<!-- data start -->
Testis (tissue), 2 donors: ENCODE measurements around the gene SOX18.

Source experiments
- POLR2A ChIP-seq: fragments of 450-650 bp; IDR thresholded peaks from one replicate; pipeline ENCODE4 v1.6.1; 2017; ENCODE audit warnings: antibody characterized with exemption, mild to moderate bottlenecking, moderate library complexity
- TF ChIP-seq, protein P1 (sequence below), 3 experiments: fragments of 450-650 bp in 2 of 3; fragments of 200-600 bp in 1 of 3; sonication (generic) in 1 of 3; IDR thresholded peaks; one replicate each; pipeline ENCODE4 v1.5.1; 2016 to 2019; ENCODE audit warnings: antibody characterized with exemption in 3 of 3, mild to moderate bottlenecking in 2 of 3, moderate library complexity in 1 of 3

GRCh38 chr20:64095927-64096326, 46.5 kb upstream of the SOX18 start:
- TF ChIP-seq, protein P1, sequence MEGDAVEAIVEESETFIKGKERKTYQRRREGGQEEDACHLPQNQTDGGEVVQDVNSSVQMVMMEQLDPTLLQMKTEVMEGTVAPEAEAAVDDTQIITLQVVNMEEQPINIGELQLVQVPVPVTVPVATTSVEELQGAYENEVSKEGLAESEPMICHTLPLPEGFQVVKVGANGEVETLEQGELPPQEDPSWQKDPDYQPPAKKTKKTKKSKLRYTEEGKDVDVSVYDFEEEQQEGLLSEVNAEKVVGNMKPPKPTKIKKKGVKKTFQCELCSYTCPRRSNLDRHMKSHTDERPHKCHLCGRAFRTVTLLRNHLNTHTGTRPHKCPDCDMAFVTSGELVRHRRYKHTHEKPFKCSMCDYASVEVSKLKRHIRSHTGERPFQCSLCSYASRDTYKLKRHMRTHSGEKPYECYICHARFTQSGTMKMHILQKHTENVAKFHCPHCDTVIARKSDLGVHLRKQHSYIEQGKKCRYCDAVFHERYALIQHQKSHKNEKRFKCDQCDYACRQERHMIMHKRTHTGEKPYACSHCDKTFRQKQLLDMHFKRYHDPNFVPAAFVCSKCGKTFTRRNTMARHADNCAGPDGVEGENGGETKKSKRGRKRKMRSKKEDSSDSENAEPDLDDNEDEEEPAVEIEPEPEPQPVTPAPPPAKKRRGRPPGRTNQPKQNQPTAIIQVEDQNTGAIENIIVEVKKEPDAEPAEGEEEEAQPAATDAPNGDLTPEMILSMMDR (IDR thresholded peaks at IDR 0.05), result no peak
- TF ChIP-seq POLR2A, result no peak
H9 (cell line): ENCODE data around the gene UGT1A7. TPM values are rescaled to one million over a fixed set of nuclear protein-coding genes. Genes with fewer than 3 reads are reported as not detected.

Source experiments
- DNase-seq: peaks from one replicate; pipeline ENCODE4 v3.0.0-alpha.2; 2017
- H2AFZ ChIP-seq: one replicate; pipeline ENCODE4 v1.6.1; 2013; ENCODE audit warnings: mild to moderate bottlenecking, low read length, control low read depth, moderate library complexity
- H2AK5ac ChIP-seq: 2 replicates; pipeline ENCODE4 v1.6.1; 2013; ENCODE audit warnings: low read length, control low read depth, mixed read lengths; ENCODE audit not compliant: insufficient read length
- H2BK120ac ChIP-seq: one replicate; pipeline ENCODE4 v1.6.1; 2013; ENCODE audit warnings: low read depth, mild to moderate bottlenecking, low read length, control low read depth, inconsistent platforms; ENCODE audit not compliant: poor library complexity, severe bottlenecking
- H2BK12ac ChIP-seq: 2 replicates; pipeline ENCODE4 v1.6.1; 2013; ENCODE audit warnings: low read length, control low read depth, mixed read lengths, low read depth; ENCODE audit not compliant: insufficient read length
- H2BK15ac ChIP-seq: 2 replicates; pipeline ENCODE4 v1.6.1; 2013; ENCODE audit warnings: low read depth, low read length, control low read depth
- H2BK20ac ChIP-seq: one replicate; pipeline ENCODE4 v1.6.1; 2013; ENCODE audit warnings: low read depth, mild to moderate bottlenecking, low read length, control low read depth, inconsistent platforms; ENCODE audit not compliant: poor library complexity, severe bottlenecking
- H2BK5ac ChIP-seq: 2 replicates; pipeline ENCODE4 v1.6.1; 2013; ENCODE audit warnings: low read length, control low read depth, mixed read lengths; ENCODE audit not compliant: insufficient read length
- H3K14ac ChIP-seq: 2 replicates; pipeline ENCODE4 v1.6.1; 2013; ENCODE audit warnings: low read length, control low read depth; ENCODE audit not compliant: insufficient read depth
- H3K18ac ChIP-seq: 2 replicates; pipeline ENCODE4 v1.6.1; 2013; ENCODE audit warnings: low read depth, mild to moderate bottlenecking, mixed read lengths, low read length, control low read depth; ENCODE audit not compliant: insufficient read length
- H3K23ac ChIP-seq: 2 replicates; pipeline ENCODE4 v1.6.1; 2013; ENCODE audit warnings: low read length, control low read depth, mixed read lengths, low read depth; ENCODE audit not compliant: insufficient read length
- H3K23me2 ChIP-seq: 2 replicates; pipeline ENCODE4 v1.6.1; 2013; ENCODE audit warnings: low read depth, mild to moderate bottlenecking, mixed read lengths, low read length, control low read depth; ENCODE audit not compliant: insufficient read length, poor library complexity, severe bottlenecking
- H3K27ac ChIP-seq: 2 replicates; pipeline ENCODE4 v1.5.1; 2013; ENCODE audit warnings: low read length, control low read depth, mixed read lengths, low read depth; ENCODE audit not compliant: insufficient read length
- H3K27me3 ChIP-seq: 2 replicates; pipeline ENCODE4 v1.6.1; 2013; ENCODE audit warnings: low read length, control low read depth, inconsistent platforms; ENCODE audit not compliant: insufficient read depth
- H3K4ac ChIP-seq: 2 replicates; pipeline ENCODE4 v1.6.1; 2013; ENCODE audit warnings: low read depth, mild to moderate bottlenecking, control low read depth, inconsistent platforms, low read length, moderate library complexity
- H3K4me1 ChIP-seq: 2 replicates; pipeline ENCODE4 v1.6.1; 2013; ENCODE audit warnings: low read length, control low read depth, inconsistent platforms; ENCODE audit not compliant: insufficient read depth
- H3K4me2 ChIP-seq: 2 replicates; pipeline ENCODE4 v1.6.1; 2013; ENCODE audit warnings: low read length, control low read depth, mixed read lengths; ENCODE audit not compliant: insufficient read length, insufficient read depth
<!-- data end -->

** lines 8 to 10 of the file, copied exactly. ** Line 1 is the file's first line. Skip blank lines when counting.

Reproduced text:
H9 (cell line): ENCODE data around the gene UGT1A7. TPM values are rescaled to one million over a fixed set of nuclear protein-coding genes. Genes with fewer than 3 reads are reported as not detected.

Source experiments
- DNase-seq: peaks from one replicate; pipeline ENCODE4 v3.0.0-alpha.2; 2017